Shopping megaplazas like this one under construction in suburban Shenzhen are spurring greater demand for building materials.
Photo: Andrew Vanburen

Main source: Story in Securities Times

THE GREATEST human migration in history has taken place over the past three decades in China, helped by Chinese leader Deng Xiaoping’s prophetic proclamation years ago: “To be rich is glorious.”

Little did he know at the time that comments like this would convert China from a majority rural to a majority urban society by 2011.

So who’s likely to cash in on the demographic revolution?

The high-level economic powwow that wrapped up in Beijing on Dec. 16 featured: “New Urbanization” as a major talking point.

The attendees reached a consensus that the earth-shaking migration of the equivalent of more than the US population from the Chinese countryside packing up its belongings and heading to its cities over the past couple decades has been somewhat haphazard.

Therefore, more attention should be paid to the quality of life of the newcomers to the urban areas – whether they are seasonal migrant labor or educated engineers and executives.

Regardless of whether Beijing officials can effectively bring about a transformative improvement in the often troubling standards of living of newcomers to China’s developed urban areas is a subject best left to academia and the experts in the social sciences.

But as a practical matter, the Beijing conference attendees all agreed that this rapid urbanization of the world’s most populous country and its second biggest economy – the PRC officially became majority urban sometime last year – presents tremendous opportunities for local and overseas firms to sell to these new and seasoned city dwellers alike.

Shenzhen's rapidly growing population over the past few years has been a boon for retailers.  Photo: Andrew Vanburen

In short, the clarion call for “decoupling” – codeword for reducing overreliance on the generous spending habits of Westerners and relying more on Chinese themselves to boost the domestic economy – is being responded to in stentorian terms by the growing ranks of Chinese urbanites and their increasingly dispensable incomes.

China’s rapidly growing cities, in other words, could be the answer to sustaining China’s long-customary high GDP figures, as consumers in the US and EU are increasingly unable to continue lapping up China’s surplus output given tepid economic expansion in those markets.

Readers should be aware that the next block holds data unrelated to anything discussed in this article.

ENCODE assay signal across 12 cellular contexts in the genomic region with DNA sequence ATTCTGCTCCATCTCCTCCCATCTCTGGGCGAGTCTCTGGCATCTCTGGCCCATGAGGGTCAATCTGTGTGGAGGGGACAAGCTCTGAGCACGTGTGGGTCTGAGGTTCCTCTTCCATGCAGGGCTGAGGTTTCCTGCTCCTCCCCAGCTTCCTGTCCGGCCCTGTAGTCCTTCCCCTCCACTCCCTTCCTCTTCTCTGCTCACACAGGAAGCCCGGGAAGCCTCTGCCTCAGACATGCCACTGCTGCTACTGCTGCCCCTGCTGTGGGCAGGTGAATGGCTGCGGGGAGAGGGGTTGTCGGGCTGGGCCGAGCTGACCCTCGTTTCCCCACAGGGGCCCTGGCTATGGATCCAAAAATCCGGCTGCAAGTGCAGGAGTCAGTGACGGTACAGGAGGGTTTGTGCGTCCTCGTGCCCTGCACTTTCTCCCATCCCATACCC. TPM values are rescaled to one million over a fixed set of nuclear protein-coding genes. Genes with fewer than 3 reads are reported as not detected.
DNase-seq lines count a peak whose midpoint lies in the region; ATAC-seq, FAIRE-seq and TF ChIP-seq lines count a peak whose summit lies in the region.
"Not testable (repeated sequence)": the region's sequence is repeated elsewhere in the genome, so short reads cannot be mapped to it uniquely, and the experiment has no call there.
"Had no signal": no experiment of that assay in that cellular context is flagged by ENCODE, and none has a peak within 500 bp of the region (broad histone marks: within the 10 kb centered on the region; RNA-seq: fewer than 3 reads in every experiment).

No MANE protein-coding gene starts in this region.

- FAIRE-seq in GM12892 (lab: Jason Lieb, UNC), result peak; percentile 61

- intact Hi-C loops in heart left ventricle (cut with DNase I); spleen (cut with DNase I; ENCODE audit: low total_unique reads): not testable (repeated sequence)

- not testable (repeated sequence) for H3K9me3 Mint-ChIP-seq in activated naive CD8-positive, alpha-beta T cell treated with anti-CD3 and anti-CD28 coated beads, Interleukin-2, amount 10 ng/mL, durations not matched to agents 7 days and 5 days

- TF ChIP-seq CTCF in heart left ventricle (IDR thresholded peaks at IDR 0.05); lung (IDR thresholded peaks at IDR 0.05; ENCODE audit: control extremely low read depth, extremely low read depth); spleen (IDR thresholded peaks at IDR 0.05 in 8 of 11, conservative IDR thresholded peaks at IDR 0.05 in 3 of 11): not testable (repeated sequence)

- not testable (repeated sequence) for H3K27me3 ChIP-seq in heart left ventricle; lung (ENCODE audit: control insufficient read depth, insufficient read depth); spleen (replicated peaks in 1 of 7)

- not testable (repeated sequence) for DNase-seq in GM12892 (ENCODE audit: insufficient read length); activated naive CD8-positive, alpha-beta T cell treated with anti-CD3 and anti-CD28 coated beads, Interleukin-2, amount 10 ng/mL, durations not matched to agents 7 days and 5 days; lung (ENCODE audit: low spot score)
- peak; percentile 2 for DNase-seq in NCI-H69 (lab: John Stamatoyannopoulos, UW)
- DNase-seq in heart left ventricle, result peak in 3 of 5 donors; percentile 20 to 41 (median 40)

Given the growing demand for goods among the growing urban populations in China, and the intensifying requirements on infrastructure and capital goods investment that these incoming masses bring with them, it is only to be expected that some listed firms are poised to benefit tremendously from this massive internal migration.


Hundreds of millions of new city dwellers obviously need roofs over their heads, and means by which to get to work.

Residential and commercial property developers, cement manufacturers as well as building material plays are three of the biggest expected beneficiaries of China’s continued urbanization – at least as far as infrastructure-related listcos are concerned.

Guotai Ju-an Securities forecasts that China’s domestic cement demand will rise 6.9% and 7.3% in 2012 and 2013, respectively, with suppliers best positioned to benefit including Anhui Conch Cement (HK: 0914; SHA: 600585), Huaxin Cement Co Ltd (SHA: 600801), Henan Tongli Cement Co Ltd (SZA: 000885), Tangshan Jidong Cement Co Ltd (SZA: 000401), Jilin Yatai Group Co Ltd (SHA: 600881), Jiangxi Wannianqing Cement Co Ltd (SZA: 000789), Xinjiang Tianshan Cement Co Ltd (SZA: 000877), with Guotai’s top sector picks being Anhui Conch and Huaxin.


With the lure of car and home ownership intensifying in the cities – both for practical and social reasons – glassmakers are seen as big beneficiaries of ongoing urbanization.

Last year, China's urban population overtook its rural for the first time in the county's 5,000-year history.  Photo: Andrew Vanburen

CSG Holding Co Ltd (SZA: 000012), Anhui Fangxing Science & Technology Co Ltd (SHA: 600552) and Zhuzhou Kibing Group Co Ltd (SHA: 601636) are all the likely big winners in this field.

Building materials

Also, building material providers and infrastructure-related developers are all clear-cut winners in the city-friendly demographic shifts taking place in China.

Therefore, these manufacturers and suppliers are all smiling broadly as China’s cities bulge even further, with an emphasis on supplying and maintaining clean water to growing ranks of urbanites:

Shandong Longquan Pipeline Engineering Co Ltd (SZA: 002671), Ningxia Qinglong Pipes Industry Co Ltd (SZA: 002457), Fujian Nachuan Pipe Technology Ltd (SZA: 300198).

And to build all the new subway lines needed, Zhejiang Kaier New Materials Co Ltd (SZA: 300234) is well-positioned to win its fair share of contracts.

See also:

‘Chinese New Year Effect’ Arriving Early?

CITIC Says 'Blue Chips Key To China Shares In 2013'

CHINA/HK Property: What Do Big Research Houses Say?

What Slowdown? CHINA NEW TOWN Lands 533 Mln Yuan Deal

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